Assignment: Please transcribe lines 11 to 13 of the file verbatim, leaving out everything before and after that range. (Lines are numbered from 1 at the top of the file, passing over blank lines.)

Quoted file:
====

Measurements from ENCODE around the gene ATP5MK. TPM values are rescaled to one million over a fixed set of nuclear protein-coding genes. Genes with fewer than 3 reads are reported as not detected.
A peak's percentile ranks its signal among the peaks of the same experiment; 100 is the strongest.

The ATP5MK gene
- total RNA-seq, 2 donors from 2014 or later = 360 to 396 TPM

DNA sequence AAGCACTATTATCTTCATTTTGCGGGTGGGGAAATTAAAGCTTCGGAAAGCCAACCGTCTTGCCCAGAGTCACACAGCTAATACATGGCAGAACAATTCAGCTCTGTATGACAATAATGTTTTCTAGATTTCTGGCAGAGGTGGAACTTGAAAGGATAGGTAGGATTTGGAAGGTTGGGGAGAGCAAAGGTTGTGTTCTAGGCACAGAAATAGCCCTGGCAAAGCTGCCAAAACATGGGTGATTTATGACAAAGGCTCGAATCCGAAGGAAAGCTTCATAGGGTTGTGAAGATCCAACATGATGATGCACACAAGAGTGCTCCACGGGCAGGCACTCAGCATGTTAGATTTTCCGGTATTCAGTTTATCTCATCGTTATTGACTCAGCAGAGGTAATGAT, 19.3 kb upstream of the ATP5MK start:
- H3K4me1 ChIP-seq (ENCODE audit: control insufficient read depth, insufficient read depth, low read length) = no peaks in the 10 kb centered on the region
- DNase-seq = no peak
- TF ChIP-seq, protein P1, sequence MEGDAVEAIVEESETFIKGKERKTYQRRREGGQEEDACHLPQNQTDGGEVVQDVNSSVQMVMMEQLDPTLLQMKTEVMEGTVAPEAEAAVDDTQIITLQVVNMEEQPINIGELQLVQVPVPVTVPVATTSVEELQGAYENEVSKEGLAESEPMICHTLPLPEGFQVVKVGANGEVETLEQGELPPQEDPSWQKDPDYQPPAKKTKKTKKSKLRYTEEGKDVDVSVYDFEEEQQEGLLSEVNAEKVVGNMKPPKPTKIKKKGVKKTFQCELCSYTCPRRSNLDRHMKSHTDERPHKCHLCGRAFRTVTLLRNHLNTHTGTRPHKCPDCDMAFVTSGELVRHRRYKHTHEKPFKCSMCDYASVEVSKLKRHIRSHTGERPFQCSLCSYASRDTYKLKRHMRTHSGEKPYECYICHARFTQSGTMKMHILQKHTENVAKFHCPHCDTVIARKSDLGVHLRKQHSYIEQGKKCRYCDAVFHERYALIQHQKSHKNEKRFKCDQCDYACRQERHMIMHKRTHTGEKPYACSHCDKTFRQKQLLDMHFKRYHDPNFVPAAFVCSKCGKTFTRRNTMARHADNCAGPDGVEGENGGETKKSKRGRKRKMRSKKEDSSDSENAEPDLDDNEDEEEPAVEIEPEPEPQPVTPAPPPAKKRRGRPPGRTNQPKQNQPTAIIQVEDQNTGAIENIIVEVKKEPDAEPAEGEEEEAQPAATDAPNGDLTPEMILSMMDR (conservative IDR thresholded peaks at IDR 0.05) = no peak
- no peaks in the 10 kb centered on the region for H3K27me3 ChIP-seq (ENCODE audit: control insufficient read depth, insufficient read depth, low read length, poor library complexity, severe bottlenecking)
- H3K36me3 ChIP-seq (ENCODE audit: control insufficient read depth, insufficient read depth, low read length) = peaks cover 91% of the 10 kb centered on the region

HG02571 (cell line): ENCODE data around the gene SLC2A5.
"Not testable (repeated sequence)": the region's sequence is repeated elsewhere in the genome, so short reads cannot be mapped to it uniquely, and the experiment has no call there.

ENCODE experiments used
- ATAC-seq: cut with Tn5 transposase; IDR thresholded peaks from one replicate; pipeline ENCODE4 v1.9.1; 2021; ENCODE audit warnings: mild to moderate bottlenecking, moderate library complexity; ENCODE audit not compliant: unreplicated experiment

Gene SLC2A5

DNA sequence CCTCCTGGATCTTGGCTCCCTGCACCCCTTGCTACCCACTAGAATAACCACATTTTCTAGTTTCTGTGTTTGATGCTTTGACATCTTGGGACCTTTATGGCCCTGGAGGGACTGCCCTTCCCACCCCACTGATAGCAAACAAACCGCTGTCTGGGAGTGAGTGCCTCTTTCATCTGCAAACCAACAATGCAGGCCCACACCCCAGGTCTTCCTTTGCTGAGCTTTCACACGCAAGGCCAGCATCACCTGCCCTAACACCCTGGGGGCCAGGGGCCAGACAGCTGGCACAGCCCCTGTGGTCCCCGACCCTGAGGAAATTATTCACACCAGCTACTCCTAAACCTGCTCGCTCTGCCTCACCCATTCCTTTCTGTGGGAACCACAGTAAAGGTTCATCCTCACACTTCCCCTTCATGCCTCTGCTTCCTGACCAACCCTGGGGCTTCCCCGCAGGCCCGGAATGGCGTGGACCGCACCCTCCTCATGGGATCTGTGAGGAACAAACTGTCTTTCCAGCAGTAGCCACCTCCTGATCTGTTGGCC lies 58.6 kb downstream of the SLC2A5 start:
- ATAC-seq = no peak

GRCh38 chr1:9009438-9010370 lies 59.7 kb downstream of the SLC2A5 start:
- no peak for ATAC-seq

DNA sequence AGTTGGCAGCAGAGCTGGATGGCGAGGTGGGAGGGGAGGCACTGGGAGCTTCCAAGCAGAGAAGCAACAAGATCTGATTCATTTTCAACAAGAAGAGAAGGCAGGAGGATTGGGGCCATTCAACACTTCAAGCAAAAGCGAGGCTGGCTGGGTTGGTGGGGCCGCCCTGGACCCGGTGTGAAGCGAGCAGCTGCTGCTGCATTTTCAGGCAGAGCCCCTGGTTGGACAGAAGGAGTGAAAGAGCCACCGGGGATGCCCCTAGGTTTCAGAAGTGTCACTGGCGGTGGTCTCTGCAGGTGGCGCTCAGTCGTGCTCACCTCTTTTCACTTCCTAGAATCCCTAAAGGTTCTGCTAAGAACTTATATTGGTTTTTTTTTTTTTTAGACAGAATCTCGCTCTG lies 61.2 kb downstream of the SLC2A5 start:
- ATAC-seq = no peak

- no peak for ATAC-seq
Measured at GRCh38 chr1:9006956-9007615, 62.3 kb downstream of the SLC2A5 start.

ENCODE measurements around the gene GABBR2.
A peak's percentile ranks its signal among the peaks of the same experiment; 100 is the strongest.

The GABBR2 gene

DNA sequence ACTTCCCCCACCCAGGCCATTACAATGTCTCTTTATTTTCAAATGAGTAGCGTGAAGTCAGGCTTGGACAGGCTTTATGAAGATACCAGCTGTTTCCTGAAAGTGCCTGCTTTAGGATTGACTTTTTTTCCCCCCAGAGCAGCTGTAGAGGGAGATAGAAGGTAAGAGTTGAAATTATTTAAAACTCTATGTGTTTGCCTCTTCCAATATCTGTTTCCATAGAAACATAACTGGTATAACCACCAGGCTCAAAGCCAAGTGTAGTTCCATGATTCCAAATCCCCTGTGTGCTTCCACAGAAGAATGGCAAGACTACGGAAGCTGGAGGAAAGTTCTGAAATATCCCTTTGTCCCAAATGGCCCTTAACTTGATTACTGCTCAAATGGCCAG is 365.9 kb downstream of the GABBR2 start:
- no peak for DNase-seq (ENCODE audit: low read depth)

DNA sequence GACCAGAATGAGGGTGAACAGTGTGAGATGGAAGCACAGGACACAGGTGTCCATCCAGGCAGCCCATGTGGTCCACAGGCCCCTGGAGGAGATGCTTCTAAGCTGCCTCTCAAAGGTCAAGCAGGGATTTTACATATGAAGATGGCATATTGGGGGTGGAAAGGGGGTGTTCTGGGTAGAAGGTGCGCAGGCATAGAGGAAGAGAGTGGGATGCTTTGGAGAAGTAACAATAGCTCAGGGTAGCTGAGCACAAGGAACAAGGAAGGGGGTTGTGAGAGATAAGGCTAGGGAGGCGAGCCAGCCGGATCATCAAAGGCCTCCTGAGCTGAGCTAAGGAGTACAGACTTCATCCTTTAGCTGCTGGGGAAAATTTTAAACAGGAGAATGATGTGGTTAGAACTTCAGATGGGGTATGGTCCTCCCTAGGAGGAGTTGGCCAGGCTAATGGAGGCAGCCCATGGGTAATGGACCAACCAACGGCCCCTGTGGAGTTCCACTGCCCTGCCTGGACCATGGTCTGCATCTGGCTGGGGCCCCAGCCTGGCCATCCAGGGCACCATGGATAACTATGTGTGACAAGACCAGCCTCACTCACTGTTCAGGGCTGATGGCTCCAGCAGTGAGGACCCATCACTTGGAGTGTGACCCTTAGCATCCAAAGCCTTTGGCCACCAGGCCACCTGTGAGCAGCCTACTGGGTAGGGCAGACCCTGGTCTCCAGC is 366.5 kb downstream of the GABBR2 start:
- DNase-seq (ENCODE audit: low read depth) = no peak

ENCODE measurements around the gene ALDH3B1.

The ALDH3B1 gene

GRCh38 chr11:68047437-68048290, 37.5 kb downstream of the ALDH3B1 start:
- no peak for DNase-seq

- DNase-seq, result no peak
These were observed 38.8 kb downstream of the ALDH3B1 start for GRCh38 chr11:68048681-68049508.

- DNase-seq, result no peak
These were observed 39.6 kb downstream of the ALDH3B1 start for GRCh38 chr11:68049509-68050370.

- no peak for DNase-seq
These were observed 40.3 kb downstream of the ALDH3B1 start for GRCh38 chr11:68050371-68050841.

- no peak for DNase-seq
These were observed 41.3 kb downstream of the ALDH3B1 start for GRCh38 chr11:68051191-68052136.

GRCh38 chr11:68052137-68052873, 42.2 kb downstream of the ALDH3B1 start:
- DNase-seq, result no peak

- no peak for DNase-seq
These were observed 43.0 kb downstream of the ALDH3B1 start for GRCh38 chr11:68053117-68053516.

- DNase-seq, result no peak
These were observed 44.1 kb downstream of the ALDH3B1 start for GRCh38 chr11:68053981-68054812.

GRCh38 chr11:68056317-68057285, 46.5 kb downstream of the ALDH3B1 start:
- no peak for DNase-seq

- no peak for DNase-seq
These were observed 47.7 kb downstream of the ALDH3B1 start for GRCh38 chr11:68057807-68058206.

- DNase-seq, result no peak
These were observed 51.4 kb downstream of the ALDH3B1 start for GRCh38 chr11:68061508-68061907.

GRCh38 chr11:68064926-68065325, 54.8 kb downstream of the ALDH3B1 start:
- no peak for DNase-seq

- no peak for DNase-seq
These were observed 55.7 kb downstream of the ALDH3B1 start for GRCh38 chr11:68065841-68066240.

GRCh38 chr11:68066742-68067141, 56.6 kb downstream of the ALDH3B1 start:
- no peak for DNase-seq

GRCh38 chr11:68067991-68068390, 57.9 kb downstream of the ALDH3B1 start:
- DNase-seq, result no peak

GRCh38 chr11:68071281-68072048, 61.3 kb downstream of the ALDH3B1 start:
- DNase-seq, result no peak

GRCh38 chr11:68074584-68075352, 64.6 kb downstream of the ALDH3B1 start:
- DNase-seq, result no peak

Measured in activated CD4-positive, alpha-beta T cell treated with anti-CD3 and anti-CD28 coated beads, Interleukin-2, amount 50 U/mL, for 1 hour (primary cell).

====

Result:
HG02571 (cell line): ENCODE data around the gene SLC2A5.
"Not testable (repeated sequence)": the region's sequence is repeated elsewhere in the genome, so short reads cannot be mapped to it uniquely, and the experiment has no call there.

ENCODE experiments used